What Causes Angina Pectoris?

What is Angina Pectoris

Angina pectoris is a term that describes chest pain caused by myocardial ischemia – a condition in which the amount of oxygen getting to the heart muscle is insufficient. It usually occurs on exertion and is relieved by rest. Angina generally is a symptom of coronary artery disease. In most severe cases, it may occur with minimal effort or at rest.

Causes of angina pectoris

The coronary arteries are small arteries that carry blood to the heart muscle. This blood flow provides the oxygen and nutrients needed by the heart itself so that it can keep pumping. If the heart has to speed up (for example, during exercise or periods of excitement) and cannot get the blood it needs, it will send out a signal in the form of angina. The three major coronary arteries are the: left anterior descending artery, left circumflex artery and right coronary artery.
Most people with angina have blockages in one or more of these arteries and/or their branches.

Coronary artery disease

Also known as coronary heart disease (CHD) or ischemic heart disease (IHD) – affects most people as they age. The coronary arteries become constricted or blocked by atheromas – bulging masses or “plaques” that form within the walls lining the arteries. Atherosclerosis is the term used to describe the gradual buildup and hardening of atheromas within the arterial walls. It is commonly referred to as “hardening of the arteries.”

Coronary artery spasm

A more unusual type of angina is caused by spasm (sudden contraction [squeezing response]) of the smooth muscle within the coronary arteries. This condition is called variant angina pectoris (also known as “Prinzmetal’s angina” or angina inversa).Variant angina pectoris does not occur when the heart has been overworked. Instead, variant angina comes on almost exclusively when a person is at rest or asleep, often between the hours of midnight and 8 a.m. The attacks can be extremely painful. This is not the same as atherosclerosis, although some people have both conditions. This is because the symptoms often come on at rest (or during sleep) and without apparent cause. Cocaine use/abuse can cause significant spasm of the coronary arteries and lead to a heart attack.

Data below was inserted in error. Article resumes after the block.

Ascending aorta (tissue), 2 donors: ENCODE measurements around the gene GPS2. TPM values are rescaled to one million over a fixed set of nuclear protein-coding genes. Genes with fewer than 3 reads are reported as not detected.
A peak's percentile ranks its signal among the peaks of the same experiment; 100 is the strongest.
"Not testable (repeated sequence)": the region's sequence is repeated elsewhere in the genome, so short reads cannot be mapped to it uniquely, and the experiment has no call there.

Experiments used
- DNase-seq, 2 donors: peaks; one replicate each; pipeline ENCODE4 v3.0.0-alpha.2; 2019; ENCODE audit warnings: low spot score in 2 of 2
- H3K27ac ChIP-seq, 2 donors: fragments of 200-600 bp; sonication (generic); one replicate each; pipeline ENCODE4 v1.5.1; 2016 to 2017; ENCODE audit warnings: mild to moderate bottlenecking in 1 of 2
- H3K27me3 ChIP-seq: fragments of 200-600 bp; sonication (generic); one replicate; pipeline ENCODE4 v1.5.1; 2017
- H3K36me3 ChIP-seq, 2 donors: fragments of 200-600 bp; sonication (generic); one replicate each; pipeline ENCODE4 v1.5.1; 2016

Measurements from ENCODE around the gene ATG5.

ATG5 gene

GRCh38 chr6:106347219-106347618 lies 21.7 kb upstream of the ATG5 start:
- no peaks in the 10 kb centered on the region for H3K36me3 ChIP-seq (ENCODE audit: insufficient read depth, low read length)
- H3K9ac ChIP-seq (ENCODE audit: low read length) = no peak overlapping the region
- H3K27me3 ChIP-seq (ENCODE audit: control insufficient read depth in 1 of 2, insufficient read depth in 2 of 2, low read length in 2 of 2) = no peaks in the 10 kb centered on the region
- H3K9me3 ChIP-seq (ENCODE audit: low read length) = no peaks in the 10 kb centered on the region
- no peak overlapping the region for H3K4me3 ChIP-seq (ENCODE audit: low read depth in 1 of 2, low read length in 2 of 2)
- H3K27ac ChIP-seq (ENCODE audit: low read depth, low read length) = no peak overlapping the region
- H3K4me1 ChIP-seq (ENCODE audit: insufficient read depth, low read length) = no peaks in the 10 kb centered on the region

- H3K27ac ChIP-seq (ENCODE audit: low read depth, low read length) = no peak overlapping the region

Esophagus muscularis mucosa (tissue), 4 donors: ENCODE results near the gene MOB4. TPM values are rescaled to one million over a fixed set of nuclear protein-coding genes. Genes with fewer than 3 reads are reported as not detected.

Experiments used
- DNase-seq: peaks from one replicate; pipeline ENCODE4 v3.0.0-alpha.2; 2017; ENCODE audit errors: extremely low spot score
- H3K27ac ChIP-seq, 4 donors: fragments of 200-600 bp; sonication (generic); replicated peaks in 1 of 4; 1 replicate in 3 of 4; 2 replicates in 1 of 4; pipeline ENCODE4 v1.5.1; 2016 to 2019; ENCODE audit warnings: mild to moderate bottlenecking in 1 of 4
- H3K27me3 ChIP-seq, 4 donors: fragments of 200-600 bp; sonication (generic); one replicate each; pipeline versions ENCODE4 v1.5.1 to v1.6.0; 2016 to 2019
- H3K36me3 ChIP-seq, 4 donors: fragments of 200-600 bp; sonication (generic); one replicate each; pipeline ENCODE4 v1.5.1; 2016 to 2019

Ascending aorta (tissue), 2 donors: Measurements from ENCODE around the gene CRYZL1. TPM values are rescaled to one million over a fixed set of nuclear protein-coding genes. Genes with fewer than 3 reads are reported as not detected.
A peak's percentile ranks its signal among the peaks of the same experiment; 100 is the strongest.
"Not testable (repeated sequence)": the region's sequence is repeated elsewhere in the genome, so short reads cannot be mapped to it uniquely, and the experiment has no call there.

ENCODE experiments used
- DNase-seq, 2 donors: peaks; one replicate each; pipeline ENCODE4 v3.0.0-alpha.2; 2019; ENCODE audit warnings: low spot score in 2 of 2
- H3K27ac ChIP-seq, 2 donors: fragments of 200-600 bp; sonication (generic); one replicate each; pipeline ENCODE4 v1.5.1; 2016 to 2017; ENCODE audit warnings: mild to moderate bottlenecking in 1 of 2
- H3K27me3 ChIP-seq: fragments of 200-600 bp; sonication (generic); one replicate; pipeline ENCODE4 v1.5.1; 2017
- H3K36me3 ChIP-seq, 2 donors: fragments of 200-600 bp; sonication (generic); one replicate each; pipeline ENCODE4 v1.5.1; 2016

Other causes of angina

  • Blockage of a coronary artery by a blood clot or by compression from something outside the artery
  • Inflammation or infection of the coronary arteries
  • Injury to one or more coronary arteries
  • Poor functioning of the tiny blood vessels of the heart (microvascular angina)

When a person has underlying atherosclerosis, spasm, or damage to the coronary arteries, angina symptoms usually are set off by one of the following triggers

  • Physical exertion or exercise
  • Emotional stress
  • Exposure to cold
  • Decreased oxygen content in the air you breathe (for example flying in an airplane or at high altitudes)
  • Using a stimulant such as caffeine or smoking cigarettes (which lowers the amount of oxygen in the blood)